Instinctively, I feel like Loophole would hate being part of a team. He’s got something to prove. He uses henchmen. Unless he is the leader, he would be unhappy. With that in mind, I’d cast him not as a member of the supervillain team I’ve been building up, but as a rival.

Blindspot: An Invisible Loser

Blindspot, in his two appearances, was kind of a comically inept hitman with a suit that allowed him to turn invisible. I would alter that just a little, making him a comically inept robber with the ability to turn invisible. It is easier to be sympathetic for the guy if he isn’t actively trying to kill people.

And I would want him to be at least a bit sympathetic. If I could again draw on a criminal’s powers to infer their personality, I would cast Blindspot in the role of the ignored and unrespected crook who feels as invisible as he can turn. He would probably overreach himself trying to prove his value to the team and would fail a lot of the time. He gives the rest of these losers someone they can mock to feel good about themselves.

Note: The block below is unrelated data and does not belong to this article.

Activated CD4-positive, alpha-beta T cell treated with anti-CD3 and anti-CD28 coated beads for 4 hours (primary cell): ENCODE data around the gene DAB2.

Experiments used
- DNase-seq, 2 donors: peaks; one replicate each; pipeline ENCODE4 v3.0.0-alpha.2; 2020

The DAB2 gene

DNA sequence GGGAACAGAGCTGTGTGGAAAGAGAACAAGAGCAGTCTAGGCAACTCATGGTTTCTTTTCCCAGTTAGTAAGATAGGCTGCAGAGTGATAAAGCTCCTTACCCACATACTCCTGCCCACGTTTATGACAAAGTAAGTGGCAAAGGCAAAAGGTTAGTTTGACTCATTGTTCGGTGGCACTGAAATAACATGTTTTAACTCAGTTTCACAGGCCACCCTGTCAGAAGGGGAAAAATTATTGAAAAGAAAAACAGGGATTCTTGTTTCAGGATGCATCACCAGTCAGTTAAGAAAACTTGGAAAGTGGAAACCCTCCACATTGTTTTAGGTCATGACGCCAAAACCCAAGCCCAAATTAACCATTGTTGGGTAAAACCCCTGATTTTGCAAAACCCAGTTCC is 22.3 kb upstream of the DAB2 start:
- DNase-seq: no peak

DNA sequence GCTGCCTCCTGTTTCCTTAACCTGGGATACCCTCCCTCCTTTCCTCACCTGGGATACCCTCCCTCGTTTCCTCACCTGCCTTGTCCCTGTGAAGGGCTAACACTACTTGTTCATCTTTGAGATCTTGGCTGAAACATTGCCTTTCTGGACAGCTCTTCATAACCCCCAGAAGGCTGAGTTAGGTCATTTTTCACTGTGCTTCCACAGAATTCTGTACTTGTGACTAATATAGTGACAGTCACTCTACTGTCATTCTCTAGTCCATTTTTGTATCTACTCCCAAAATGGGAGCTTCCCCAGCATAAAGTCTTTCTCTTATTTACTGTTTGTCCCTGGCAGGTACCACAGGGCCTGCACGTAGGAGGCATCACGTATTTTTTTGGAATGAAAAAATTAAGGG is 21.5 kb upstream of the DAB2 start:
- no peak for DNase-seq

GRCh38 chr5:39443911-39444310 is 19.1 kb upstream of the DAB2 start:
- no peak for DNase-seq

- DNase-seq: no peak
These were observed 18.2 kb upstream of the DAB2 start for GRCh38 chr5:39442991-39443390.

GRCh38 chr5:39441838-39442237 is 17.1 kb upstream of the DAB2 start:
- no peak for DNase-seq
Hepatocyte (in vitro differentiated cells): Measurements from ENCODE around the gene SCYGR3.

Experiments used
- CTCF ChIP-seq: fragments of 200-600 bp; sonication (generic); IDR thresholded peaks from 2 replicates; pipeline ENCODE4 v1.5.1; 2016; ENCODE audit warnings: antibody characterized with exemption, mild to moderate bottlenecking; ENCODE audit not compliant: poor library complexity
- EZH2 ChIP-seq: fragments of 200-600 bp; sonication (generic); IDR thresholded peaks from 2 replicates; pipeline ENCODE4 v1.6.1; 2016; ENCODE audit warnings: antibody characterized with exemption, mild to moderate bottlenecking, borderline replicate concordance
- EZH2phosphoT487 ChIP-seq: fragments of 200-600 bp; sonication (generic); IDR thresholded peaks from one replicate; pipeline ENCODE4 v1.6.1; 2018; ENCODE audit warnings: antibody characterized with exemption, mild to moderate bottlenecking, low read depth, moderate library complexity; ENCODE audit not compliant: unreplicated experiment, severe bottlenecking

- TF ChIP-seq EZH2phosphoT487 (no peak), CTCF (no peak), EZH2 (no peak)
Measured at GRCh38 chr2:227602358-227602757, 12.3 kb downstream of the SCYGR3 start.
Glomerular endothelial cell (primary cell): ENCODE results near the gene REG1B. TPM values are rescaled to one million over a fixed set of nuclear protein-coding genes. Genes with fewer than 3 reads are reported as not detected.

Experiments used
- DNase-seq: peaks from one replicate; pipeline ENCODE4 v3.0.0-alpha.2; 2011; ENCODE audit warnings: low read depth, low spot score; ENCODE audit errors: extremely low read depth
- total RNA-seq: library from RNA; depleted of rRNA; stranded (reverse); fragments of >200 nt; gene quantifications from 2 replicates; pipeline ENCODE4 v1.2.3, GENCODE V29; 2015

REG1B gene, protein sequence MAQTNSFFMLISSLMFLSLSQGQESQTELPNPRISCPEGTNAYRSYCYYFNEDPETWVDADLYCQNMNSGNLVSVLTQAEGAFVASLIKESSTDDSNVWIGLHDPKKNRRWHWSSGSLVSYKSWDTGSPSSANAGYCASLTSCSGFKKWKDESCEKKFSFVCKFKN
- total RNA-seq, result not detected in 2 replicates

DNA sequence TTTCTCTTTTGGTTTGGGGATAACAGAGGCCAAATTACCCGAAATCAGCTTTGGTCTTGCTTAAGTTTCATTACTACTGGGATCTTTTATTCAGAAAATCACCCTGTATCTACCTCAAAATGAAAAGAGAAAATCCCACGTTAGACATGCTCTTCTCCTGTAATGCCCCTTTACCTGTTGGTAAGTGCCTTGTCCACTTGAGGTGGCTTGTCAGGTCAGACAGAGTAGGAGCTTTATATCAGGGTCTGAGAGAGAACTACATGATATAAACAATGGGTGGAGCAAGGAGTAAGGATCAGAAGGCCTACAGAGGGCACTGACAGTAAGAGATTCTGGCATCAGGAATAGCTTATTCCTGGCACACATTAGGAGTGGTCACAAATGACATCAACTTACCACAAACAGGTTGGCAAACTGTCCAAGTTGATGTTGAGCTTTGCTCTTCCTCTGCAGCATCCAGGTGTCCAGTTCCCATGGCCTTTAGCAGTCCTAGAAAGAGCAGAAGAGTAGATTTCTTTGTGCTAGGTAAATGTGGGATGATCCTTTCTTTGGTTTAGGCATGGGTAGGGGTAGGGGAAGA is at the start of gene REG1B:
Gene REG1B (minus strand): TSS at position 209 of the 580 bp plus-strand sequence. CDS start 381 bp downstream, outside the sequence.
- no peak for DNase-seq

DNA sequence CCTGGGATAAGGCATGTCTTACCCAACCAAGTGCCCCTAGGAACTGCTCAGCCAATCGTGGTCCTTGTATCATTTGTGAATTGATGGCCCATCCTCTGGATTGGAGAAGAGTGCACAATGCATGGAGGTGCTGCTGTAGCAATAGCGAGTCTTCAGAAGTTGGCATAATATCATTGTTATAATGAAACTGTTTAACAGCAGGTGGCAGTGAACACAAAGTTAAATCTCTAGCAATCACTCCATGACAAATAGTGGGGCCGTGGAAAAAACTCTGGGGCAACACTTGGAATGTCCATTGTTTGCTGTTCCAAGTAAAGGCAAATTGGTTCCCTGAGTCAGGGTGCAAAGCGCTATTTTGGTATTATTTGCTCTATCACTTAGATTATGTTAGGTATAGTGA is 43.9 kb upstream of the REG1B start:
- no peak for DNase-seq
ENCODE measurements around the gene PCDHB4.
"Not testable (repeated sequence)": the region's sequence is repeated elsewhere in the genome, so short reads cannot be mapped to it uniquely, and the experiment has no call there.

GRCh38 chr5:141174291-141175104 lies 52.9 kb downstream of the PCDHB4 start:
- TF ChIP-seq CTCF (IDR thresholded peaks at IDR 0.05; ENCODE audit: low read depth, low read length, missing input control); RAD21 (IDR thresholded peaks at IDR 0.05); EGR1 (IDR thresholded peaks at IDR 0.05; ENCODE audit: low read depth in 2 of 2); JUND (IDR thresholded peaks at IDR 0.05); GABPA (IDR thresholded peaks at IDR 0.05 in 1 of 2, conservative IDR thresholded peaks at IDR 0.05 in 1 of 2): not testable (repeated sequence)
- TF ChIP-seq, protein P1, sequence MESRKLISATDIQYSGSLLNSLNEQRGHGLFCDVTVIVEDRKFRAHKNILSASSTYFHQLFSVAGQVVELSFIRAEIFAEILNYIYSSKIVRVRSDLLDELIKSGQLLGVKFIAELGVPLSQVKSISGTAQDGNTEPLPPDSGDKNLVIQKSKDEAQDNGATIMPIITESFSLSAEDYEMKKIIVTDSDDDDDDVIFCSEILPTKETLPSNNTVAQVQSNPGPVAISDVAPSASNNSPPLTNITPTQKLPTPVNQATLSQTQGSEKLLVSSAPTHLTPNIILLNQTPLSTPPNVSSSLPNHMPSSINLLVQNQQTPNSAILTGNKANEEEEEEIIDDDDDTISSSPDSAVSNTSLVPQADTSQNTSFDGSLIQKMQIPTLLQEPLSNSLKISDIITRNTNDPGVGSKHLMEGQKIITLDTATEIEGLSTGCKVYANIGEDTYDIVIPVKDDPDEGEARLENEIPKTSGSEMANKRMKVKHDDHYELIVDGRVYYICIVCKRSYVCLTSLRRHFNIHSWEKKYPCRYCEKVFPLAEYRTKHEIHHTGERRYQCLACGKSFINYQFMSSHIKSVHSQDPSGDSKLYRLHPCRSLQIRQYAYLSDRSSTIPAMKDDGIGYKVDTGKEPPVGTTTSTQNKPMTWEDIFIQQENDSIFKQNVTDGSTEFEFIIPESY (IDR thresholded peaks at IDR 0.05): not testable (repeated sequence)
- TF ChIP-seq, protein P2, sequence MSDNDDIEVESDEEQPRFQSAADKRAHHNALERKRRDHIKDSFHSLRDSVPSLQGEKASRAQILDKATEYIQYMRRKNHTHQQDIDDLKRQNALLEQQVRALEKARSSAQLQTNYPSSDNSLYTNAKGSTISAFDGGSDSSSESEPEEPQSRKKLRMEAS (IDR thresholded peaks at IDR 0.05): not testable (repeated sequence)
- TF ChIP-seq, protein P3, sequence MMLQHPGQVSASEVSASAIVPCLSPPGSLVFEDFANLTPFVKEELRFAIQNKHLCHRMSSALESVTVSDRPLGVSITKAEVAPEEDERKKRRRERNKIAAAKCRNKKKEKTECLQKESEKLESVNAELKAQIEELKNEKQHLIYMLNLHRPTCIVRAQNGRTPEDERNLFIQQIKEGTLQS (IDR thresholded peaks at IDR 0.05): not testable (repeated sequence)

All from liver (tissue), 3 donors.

It is worth noting that Blindspot was of Chinese descent (or at least he was Asian and capable of hiding out unnoticed in Chinatown). He was never given a civilian name, so if I were given my druthers he would be Henry Wong, after a Chinese crook who appeared in an episode of the 50s Adventures of Superman show. I can see no reason not to do it, and it works as to remind that diversity in superhero stories isn’t as strange as certain complainers think it is. There was also a Wong family who appeared in issue Superman #54 in the 40s. They were not criminals, though. But maybe they’re Henry’s family. Why not?